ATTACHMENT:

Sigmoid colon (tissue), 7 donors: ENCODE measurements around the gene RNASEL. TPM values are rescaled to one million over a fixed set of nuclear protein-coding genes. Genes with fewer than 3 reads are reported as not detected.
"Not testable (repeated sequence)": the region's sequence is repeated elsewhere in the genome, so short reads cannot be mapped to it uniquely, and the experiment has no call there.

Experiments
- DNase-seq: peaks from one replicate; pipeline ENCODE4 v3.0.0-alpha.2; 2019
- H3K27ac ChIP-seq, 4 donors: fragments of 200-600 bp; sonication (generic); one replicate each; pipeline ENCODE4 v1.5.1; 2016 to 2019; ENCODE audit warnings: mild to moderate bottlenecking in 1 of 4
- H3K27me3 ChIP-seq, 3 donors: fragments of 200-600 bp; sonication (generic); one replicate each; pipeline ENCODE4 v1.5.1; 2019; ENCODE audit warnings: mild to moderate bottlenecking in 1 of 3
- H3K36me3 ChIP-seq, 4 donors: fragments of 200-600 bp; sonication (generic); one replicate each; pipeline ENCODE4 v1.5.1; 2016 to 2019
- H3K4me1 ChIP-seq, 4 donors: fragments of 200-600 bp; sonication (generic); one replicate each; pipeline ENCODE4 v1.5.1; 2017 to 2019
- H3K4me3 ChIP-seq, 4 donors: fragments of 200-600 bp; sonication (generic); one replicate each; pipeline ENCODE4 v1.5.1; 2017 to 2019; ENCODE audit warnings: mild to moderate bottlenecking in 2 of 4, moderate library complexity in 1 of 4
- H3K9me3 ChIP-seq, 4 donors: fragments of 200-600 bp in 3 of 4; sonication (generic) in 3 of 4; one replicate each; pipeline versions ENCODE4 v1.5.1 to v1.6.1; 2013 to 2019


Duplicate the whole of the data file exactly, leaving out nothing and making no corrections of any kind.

Sigmoid colon (tissue), 7 donors: ENCODE measurements around the gene RNASEL. TPM values are rescaled to one million over a fixed set of nuclear protein-coding genes. Genes with fewer than 3 reads are reported as not detected.
"Not testable (repeated sequence)": the region's sequence is repeated elsewhere in the genome, so short reads cannot be mapped to it uniquely, and the experiment has no call there.

Experiments
- DNase-seq: peaks from one replicate; pipeline ENCODE4 v3.0.0-alpha.2; 2019
- H3K27ac ChIP-seq, 4 donors: fragments of 200-600 bp; sonication (generic); one replicate each; pipeline ENCODE4 v1.5.1; 2016 to 2019; ENCODE audit warnings: mild to moderate bottlenecking in 1 of 4
- H3K27me3 ChIP-seq, 3 donors: fragments of 200-600 bp; sonication (generic); one replicate each; pipeline ENCODE4 v1.5.1; 2019; ENCODE audit warnings: mild to moderate bottlenecking in 1 of 3
- H3K36me3 ChIP-seq, 4 donors: fragments of 200-600 bp; sonication (generic); one replicate each; pipeline ENCODE4 v1.5.1; 2016 to 2019
- H3K4me1 ChIP-seq, 4 donors: fragments of 200-600 bp; sonication (generic); one replicate each; pipeline ENCODE4 v1.5.1; 2017 to 2019
- H3K4me3 ChIP-seq, 4 donors: fragments of 200-600 bp; sonication (generic); one replicate each; pipeline ENCODE4 v1.5.1; 2017 to 2019; ENCODE audit warnings: mild to moderate bottlenecking in 2 of 4, moderate library complexity in 1 of 4
- H3K9me3 ChIP-seq, 4 donors: fragments of 200-600 bp in 3 of 4; sonication (generic) in 3 of 4; one replicate each; pipeline versions ENCODE4 v1.5.1 to v1.6.1; 2013 to 2019